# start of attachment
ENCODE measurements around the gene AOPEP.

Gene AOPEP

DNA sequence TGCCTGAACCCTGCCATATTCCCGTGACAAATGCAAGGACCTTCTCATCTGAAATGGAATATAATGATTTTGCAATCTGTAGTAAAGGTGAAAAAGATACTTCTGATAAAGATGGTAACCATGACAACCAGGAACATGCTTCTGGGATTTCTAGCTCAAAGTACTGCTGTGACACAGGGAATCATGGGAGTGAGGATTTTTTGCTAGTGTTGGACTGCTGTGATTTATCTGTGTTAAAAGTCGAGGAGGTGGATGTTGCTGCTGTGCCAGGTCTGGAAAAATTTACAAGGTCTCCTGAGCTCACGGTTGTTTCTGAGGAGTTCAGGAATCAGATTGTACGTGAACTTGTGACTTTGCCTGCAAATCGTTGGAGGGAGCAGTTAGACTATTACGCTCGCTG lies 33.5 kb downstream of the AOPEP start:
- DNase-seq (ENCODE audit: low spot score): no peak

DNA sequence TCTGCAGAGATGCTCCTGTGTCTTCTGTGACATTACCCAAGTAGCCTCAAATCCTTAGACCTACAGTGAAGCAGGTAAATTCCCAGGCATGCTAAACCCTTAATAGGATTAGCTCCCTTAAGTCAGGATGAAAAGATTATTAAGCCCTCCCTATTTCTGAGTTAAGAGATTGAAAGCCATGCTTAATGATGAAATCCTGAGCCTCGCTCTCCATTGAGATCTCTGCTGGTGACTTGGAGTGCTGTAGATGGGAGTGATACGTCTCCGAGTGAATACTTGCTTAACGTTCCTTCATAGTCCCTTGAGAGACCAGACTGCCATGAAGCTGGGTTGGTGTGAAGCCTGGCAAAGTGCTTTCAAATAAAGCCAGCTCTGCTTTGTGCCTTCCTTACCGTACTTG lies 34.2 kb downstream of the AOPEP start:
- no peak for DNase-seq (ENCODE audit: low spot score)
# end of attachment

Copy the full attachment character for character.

ENCODE measurements around the gene AOPEP.

Gene AOPEP

DNA sequence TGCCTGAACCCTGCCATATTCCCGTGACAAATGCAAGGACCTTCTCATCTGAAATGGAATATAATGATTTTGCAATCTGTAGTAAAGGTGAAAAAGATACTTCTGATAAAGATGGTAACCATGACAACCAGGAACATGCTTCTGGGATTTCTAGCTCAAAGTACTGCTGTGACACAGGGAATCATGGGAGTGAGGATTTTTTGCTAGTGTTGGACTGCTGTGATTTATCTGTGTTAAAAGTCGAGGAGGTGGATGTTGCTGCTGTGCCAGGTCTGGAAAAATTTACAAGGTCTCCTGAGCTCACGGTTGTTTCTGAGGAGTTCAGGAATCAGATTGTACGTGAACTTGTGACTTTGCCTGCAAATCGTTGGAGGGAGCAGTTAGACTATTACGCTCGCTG lies 33.5 kb downstream of the AOPEP start:
- DNase-seq (ENCODE audit: low spot score): no peak

DNA sequence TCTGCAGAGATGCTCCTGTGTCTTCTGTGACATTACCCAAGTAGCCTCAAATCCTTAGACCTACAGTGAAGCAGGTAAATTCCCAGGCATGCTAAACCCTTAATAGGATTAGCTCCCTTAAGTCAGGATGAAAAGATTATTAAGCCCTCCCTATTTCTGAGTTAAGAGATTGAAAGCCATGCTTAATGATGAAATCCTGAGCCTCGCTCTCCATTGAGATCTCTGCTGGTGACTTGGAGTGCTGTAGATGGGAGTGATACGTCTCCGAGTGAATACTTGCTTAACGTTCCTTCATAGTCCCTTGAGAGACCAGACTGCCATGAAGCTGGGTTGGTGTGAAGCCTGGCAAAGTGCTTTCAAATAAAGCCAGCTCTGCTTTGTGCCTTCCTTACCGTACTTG lies 34.2 kb downstream of the AOPEP start:
- no peak for DNase-seq (ENCODE audit: low spot score)